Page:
Charlie Bernstein: The simple answer is because Jones-Drew is just that good. He can run with power, he's fast enough to get to the outside, and he has great hands out of the backfield. Jones-Drew is the ultimate weapon and right now he's a top three running back in the league. Teams have been keying on Jones-Drew a little more in the past three weeks by loading the eighth man in the box, so his numbers have been down. His presence alone opens up everything for the passing game.
Q: Is David Garrard anywhere near the quarterback he was in 2007 when he had his breakout year?
CB: David Garrard is pretty much the same quarterback as in 2007, as he wasn't nearly as good as his numbers were that year. He still has fantastic athleticism, but he only reads half the football field and holds on to the ball too long. The main difference was that in 2007, the Jaguars had a lethal rushing attack and the play-action game was much easier.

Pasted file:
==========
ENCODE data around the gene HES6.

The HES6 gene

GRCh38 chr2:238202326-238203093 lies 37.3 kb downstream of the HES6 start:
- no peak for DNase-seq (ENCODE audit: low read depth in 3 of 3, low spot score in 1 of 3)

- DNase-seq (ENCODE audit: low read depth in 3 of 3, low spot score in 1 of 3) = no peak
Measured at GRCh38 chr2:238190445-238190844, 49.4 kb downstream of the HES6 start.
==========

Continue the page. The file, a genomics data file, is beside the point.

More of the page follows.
Q: How effective has Torry Holt been in this season?
CB: Holt has been a nice complement to Mike Sims-Walker, the Jaguars' real No. 1 wide receiver. Holt is no longer a deep threat, but a possession guy at this point in his career, and he's struggled with drops, especially of late.
CB: Growing pains is probably the best way to describe the season of the Jags' rookie tackles. Both have looked dominant at times, and other times clueless. Overall, the pair have made about the expected amount of progress, but Monroe is slightly further along.
Q: Mike Sims-Walker has emerged as Jacksonville's top receiver; how big of a threat is he?
CB: Sims-Walker is the best receiver the Jags have had since Jimmy Smith retired. He's a legit No. 1 who runs flawless routes and has great, strong hands. The best testament to how good Sims-Walker is that in the New York game, Jets cornerback Darrelle Revis matched up solely on Mike in the second half.